It is sometimes difficult for the average person, especially one who is not specifically trained in a field of research or in the rules of logic, to be objective about the literature in an area outside their specialty. The power of the written word, the forceful current of a persuasive argument, and the care with which confirming evidence is presented and refuting evidence suppressed or camouflaged, all make it difficult to see the flaws in some of the popular works on evolution--or any other science. Therein lies the value of Professor Dennett's efforts in DDI. He carefully points out the errors and strengths of the authors he cites. As he writes, "There is no such thing as a sound Argument from Authority, but authorities can be persuasive, sometimes rightly and sometimes wrongly. I try to sort this all out....(p. 11)." And he does so step by step so that the reader can follow the logic or illogic of the arguments under discussion. In doing so he takes on some pretty visible and popular authors, Stephen Jay Gould and Richard Dawkins among the better known perhaps, and some very high level math-physics intellects, most notably Stuart Kaufmann and Roger Penrose.
I found that the work almost seemed like a collection of essays of varying length on assorted topics with all of them linked by a common theme. The book is probably best read with this in mind, since it's difficult to digest in a single sitting or even with a single read. (I tend to use post-it-note page markers to highlight points on pages I wish to review after finishing a book. There were so many post-it-notes marking my copy of DDI, that a friend at work pointed out that I might just as well re-read the entire book. He's probably right!) Part of the problem lies in the book's basic premis. As a critique of various works by diverse authorities, it demands that the reader more actively participate in the thought process of that criticism. And that participation requires a rather diverse background of knowledge: anthropology, architecture, artificial intelligence, biology, evolutionary theory, game theory, physics, philosophy, are among some of the topics covered under the cover of Darwin and evolution! It also requires some knowledge of the author's under discussion.
While I don't want to scare a prospective reader, I also think that this book might be a little more than most can or wish to handle. I do think that the person who undertakes to read it, devoting to the project the time and care that it deserves, will come away with, not only a good deal of solid information, but with a first rate training in critical thinking as well!
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226 of 250 people found the following review helpful
5.0 out of 5 stars A can-opener for closed minds., January 14, 2001
Recently, a poll on the most notable figure of the previous millennium placed Charles Darwin in fourth place. That's three short of the mark. No concept has been as wide-reaching and influential as the idea of evolution through natural selection. And this book should follow right behind. It is clearly the second most important book published. Dennett's approach deals with Darwin's idea in a philosophical and logical framework instead of a biological one. He declares it the 'universal acid'. Indeed, how does one contain the such a revolutionary notion of change over time? It has affected every aspect of the cosmos from astrophysics to quantum theory. Dennett points up better than anyone that if we truly wish to know what we are in the scheme of things, Darwin's idea is the place to start.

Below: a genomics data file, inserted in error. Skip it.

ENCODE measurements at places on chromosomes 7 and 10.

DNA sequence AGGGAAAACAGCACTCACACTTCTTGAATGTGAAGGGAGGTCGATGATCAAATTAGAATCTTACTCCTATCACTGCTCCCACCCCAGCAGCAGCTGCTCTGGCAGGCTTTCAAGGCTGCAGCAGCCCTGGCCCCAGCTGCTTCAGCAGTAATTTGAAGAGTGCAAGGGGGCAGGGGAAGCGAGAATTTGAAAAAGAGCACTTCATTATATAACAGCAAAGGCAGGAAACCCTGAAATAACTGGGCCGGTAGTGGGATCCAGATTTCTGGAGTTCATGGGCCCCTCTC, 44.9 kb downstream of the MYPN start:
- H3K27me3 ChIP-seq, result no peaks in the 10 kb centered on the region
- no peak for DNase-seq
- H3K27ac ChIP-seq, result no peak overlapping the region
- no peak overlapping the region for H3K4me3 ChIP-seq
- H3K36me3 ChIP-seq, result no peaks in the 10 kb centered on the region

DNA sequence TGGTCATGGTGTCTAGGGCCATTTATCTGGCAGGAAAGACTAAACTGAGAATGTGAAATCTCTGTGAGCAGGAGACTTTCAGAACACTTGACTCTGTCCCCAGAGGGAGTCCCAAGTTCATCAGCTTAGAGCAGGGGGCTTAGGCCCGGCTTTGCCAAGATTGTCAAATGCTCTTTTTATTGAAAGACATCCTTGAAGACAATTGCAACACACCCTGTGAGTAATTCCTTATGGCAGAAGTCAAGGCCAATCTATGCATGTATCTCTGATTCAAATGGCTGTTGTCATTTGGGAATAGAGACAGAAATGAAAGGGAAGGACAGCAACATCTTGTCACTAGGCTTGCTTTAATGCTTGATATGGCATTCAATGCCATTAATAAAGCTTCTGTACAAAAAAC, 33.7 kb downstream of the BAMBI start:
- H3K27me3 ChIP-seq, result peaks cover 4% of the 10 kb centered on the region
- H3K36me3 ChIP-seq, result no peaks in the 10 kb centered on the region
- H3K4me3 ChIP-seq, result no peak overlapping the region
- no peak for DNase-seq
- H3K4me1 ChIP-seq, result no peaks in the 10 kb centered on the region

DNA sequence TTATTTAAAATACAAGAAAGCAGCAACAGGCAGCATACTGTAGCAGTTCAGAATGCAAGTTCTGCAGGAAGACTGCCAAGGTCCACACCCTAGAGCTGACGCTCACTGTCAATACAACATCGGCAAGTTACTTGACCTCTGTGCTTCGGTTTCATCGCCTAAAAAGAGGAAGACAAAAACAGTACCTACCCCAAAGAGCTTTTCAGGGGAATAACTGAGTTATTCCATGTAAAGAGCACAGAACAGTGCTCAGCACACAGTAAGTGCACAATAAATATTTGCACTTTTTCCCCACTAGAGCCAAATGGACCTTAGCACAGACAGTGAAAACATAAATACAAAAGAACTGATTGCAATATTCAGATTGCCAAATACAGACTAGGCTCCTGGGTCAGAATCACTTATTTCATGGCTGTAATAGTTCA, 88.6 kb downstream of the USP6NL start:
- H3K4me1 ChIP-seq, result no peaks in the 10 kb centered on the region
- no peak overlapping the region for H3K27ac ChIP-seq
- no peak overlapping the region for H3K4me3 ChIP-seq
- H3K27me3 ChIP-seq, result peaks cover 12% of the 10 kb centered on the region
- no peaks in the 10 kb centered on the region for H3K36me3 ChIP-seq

The point of this book is, of course, that Darwin's concept hasn't been universally accepted. Even those who acknowledge evolution may still contest Darwin's mechanism of natural selection through adaptation. Dennett's analysis of iconoclast Stephen Gould's 'punctuated equilibrium' is delightfully scathing, but precisely on the mark. The role of the heretic is to threaten orthodoxy, whether or not the orthodoxy is false. Gould, after trying for a generation to scupper orthodox Darwinism, is here demonstrated to have failed miserably. His attacks, however, have frightened the orthodox without weakening the structure of natural selection. Dennett's superb critique of "punctuated equilibrium" isn't a call for blind adherence to orthodoxy, but instead demonstrates the strengths of Darwin's analysis and why Gould's iconoclasm is misleading. Gould's response to Dennett's clear review of the reality of Darwinism has been petulant stubbornness rather than sound scholarship. That's a pity.
Dennett's prose is delightful. His analysis is direct and pointed in arriving at his conclusions. Taking you step by step through his presentations, it becomes unequivocally clear that his conclusions are iron-clad. Nothing is left hanging - you are brought to each point with a clarity any writer would envy. The book isn't brief, but as Mozart once responded to the criticism that there were 'too many notes' in his opera, what would you take out? Dennett builds his case with confidence, using numerous sources to support his contentions. Coupling a high degree of readability with an equally elevated scholarship is no mean feat, but Dennett achieves it with apparent ease. For contrast, try Michael Ruse's "Understanding Darwin", another philosophical view of the impact of Darwin's idea.
If there's a better book somewhere on the impact of the greatest concept in science, please point it out. Dennett's analysis shows how widely Darwin's idea of evolution through natural selection has permeated through all the sciences and society. The resistance to the concept remains high in the United States, the only facet Dennett is unable to address. He's not alone in that, but with the rise of Richard Dawkins' thesis of the 'meme' perhaps we may soon have an answer.
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60 of 66 people found the following review helpful